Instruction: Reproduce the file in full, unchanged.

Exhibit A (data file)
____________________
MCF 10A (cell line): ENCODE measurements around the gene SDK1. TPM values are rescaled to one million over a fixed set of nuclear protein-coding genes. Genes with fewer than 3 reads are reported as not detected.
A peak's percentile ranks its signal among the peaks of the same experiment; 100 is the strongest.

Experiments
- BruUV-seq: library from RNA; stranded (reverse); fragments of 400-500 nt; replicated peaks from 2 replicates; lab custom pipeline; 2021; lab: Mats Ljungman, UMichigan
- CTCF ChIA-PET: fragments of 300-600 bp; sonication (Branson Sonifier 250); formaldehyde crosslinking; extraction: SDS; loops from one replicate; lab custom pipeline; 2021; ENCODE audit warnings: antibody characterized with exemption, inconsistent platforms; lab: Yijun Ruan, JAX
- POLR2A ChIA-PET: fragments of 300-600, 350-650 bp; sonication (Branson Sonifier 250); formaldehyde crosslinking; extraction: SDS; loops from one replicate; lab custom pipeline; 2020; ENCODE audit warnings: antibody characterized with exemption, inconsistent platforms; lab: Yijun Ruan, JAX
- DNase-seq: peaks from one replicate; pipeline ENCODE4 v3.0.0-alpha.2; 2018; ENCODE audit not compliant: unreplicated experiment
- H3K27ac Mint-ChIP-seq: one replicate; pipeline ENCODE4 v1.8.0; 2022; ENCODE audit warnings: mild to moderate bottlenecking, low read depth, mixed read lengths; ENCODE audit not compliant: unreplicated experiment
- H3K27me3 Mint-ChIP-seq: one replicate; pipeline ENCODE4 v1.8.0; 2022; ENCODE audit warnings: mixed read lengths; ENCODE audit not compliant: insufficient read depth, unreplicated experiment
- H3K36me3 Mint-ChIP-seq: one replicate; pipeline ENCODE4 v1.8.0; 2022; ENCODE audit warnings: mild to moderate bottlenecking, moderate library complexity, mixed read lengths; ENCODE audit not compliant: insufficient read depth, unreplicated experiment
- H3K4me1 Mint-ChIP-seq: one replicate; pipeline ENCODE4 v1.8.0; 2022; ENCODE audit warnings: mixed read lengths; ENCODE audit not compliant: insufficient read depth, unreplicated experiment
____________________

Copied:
MCF 10A (cell line): ENCODE measurements around the gene SDK1. TPM values are rescaled to one million over a fixed set of nuclear protein-coding genes. Genes with fewer than 3 reads are reported as not detected.
A peak's percentile ranks its signal among the peaks of the same experiment; 100 is the strongest.

Experiments
- BruUV-seq: library from RNA; stranded (reverse); fragments of 400-500 nt; replicated peaks from 2 replicates; lab custom pipeline; 2021; lab: Mats Ljungman, UMichigan
- CTCF ChIA-PET: fragments of 300-600 bp; sonication (Branson Sonifier 250); formaldehyde crosslinking; extraction: SDS; loops from one replicate; lab custom pipeline; 2021; ENCODE audit warnings: antibody characterized with exemption, inconsistent platforms; lab: Yijun Ruan, JAX
- POLR2A ChIA-PET: fragments of 300-600, 350-650 bp; sonication (Branson Sonifier 250); formaldehyde crosslinking; extraction: SDS; loops from one replicate; lab custom pipeline; 2020; ENCODE audit warnings: antibody characterized with exemption, inconsistent platforms; lab: Yijun Ruan, JAX
- DNase-seq: peaks from one replicate; pipeline ENCODE4 v3.0.0-alpha.2; 2018; ENCODE audit not compliant: unreplicated experiment
- H3K27ac Mint-ChIP-seq: one replicate; pipeline ENCODE4 v1.8.0; 2022; ENCODE audit warnings: mild to moderate bottlenecking, low read depth, mixed read lengths; ENCODE audit not compliant: unreplicated experiment
- H3K27me3 Mint-ChIP-seq: one replicate; pipeline ENCODE4 v1.8.0; 2022; ENCODE audit warnings: mixed read lengths; ENCODE audit not compliant: insufficient read depth, unreplicated experiment
- H3K36me3 Mint-ChIP-seq: one replicate; pipeline ENCODE4 v1.8.0; 2022; ENCODE audit warnings: mild to moderate bottlenecking, moderate library complexity, mixed read lengths; ENCODE audit not compliant: insufficient read depth, unreplicated experiment
- H3K4me1 Mint-ChIP-seq: one replicate; pipeline ENCODE4 v1.8.0; 2022; ENCODE audit warnings: mixed read lengths; ENCODE audit not compliant: insufficient read depth, unreplicated experiment